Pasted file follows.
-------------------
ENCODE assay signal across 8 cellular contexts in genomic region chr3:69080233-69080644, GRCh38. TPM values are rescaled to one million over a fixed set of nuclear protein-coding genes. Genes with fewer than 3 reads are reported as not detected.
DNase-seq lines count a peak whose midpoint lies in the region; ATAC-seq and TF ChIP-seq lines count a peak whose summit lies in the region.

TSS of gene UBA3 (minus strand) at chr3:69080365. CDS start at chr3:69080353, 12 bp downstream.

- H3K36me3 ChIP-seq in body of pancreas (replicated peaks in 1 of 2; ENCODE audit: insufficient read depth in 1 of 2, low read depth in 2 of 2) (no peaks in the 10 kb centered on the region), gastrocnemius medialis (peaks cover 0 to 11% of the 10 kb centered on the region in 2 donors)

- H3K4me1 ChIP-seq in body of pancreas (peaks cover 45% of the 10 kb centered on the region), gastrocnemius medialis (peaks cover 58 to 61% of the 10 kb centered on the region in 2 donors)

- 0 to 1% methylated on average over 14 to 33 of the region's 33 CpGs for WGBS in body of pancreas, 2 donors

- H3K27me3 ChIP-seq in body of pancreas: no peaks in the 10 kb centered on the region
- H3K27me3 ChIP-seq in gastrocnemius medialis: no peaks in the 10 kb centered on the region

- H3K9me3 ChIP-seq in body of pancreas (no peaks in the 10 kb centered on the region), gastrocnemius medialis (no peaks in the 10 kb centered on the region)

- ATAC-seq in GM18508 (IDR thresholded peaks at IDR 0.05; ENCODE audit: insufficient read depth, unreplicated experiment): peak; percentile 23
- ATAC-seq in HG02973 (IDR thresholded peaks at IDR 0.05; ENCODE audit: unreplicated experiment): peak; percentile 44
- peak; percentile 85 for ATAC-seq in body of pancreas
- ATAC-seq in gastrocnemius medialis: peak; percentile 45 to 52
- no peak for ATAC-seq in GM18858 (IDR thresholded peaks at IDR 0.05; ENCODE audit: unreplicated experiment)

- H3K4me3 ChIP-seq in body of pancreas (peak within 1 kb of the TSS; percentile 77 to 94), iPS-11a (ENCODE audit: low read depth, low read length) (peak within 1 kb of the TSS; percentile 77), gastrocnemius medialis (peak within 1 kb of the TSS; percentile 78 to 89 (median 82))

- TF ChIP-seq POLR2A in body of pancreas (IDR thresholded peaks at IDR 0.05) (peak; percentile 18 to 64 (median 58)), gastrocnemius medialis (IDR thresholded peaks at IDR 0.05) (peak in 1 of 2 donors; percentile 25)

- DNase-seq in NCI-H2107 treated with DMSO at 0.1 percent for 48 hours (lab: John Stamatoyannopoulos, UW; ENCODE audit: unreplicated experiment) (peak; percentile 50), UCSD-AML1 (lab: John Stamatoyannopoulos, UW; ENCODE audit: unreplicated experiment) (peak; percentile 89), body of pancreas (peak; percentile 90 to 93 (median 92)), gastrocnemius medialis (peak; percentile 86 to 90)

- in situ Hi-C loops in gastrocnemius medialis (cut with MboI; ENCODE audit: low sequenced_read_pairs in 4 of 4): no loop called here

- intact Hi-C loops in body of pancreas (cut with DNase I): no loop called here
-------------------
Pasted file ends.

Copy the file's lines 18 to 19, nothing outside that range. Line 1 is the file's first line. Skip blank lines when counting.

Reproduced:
- in situ Hi-C loops in gastrocnemius medialis (cut with MboI; ENCODE audit: low sequenced_read_pairs in 4 of 4): no loop called here

- intact Hi-C loops in body of pancreas (cut with DNase I): no loop called here